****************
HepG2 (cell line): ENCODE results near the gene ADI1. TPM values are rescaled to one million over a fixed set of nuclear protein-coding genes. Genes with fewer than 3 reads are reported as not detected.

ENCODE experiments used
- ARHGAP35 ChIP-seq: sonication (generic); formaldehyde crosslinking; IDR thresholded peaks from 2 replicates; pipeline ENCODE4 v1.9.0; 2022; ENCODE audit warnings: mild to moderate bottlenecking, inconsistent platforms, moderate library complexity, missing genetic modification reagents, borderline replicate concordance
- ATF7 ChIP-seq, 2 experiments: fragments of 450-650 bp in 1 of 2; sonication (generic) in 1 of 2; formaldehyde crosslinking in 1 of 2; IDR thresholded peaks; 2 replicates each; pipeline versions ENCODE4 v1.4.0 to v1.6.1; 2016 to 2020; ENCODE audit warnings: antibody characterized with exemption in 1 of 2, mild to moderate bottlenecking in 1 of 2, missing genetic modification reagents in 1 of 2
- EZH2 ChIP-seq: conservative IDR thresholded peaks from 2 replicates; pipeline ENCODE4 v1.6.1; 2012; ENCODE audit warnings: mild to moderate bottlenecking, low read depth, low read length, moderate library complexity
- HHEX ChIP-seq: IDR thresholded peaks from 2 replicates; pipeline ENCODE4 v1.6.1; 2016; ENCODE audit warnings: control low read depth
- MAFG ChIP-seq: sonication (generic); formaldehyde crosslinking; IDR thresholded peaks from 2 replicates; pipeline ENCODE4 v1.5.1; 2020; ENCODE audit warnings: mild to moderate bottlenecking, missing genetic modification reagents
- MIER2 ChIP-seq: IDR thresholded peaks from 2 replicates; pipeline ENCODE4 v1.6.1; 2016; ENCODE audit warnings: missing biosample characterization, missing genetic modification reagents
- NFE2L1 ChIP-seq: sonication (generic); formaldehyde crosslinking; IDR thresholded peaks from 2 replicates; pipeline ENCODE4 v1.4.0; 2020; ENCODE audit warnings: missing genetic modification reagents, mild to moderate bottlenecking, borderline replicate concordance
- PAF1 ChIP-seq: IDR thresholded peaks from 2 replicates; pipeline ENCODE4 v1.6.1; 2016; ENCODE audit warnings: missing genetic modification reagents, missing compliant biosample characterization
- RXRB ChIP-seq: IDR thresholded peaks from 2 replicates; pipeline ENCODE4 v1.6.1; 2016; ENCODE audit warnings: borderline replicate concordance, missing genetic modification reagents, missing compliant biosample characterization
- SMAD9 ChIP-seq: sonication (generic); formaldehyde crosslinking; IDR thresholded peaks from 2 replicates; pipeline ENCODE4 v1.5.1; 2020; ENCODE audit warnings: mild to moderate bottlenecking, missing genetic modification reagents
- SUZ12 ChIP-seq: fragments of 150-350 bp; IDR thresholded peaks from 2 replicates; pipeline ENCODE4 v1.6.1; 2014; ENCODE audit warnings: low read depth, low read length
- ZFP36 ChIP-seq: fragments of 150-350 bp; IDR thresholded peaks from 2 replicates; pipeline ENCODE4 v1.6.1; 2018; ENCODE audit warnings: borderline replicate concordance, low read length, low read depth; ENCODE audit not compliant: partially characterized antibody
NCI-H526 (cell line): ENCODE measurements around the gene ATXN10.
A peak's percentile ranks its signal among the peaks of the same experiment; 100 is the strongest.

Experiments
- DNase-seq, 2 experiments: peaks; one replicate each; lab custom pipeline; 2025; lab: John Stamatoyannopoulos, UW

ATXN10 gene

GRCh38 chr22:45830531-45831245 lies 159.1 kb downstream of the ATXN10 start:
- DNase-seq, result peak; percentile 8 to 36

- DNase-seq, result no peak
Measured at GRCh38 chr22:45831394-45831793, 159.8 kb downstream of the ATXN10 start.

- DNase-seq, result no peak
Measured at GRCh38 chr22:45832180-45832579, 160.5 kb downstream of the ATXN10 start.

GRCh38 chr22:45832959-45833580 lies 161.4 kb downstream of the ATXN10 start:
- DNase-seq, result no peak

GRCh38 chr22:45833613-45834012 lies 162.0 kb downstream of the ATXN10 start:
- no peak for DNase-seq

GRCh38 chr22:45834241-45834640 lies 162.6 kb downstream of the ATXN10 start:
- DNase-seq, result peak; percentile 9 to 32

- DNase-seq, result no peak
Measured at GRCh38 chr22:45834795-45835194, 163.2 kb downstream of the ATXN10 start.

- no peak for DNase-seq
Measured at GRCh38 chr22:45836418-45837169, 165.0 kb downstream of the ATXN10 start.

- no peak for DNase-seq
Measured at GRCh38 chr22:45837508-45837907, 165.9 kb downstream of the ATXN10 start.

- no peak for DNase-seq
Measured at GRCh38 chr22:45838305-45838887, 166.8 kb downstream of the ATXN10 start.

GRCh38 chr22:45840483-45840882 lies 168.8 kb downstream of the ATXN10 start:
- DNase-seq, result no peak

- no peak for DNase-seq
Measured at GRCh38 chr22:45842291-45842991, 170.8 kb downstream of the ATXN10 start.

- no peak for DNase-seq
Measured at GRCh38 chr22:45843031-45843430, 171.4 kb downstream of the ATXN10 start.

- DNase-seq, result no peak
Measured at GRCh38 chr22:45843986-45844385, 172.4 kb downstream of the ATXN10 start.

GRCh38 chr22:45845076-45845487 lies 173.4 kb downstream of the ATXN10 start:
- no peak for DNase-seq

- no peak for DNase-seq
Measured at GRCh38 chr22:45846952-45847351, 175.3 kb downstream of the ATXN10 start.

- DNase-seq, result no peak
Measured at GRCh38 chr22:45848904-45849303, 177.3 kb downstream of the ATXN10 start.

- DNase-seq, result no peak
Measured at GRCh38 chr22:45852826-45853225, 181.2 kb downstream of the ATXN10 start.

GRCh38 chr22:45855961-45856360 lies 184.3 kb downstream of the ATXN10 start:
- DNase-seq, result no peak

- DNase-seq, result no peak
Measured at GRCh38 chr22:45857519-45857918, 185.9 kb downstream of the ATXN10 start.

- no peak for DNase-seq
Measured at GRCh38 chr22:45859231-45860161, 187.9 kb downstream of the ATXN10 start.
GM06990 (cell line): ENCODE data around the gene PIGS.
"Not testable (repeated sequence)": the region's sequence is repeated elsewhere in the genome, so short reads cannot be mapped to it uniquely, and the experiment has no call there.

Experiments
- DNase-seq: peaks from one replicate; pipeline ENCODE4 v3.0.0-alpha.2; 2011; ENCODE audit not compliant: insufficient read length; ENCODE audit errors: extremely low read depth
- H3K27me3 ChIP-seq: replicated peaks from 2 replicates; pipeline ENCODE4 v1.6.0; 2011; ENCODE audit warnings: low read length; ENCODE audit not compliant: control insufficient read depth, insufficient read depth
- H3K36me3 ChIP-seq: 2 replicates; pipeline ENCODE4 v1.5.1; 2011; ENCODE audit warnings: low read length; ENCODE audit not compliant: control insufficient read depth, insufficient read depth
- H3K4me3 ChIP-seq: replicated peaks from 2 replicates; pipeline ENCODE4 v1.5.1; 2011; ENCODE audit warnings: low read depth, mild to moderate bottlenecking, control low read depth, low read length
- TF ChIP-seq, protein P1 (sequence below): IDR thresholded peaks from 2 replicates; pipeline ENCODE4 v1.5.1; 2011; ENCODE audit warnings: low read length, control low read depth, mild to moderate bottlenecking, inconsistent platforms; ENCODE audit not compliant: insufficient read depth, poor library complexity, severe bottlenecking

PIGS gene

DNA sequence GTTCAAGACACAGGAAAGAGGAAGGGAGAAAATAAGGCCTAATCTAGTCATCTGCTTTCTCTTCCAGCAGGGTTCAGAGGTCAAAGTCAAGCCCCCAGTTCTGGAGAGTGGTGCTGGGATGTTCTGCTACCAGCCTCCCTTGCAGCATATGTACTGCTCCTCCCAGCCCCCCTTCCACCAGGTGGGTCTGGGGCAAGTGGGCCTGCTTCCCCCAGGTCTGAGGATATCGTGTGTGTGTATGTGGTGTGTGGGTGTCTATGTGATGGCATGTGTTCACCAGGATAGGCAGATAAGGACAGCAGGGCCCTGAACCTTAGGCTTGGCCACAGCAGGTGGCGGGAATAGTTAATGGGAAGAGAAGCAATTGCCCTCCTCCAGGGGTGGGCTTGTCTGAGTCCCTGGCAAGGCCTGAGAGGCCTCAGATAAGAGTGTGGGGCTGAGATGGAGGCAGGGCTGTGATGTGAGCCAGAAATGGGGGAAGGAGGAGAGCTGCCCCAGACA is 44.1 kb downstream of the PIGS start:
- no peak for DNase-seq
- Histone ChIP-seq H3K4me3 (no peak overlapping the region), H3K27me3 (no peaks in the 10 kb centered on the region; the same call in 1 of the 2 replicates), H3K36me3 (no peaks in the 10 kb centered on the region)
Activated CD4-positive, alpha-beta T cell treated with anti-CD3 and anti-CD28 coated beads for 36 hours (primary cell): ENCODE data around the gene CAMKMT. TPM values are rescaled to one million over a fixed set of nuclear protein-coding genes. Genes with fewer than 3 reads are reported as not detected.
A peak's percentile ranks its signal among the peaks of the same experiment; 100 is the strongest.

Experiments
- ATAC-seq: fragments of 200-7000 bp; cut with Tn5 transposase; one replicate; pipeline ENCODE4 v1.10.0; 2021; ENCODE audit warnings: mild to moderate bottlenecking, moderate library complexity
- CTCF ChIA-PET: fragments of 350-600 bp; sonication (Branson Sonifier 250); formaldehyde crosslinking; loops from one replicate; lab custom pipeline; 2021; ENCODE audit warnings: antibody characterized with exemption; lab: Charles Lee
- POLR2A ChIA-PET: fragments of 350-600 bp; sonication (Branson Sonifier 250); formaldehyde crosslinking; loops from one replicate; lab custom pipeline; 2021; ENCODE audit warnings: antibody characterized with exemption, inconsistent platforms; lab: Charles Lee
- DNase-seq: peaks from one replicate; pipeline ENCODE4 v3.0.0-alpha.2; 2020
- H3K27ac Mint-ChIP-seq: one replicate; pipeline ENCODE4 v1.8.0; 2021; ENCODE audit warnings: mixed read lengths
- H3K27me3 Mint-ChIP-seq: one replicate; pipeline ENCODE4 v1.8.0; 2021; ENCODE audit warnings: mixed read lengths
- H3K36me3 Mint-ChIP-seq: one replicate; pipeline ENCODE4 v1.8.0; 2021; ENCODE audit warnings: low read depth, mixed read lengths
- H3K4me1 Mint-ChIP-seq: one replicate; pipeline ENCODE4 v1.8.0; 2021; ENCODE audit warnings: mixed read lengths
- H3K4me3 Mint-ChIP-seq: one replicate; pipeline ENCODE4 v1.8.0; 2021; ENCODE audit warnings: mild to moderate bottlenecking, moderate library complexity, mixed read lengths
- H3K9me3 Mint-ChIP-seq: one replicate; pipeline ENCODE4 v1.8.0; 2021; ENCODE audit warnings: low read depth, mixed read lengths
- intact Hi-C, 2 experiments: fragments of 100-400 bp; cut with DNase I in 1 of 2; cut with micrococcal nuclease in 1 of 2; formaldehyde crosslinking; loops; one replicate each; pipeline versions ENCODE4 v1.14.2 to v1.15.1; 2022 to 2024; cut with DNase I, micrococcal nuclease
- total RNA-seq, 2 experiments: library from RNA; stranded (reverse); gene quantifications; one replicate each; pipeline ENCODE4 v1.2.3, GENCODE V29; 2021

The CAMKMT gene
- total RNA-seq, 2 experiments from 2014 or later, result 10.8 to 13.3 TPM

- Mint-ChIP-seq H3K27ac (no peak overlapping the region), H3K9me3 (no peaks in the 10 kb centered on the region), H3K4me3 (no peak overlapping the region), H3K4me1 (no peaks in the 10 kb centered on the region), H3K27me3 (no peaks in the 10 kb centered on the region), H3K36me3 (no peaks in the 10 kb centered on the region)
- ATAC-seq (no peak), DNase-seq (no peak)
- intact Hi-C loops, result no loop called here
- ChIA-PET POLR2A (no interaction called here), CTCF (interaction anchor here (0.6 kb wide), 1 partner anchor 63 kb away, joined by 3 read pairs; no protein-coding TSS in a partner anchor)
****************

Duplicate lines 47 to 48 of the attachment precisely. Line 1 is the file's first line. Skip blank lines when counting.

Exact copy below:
Measured at GRCh38 chr22:45843986-45844385, 172.4 kb downstream of the ATXN10 start.

GRCh38 chr22:45845076-45845487 lies 173.4 kb downstream of the ATXN10 start: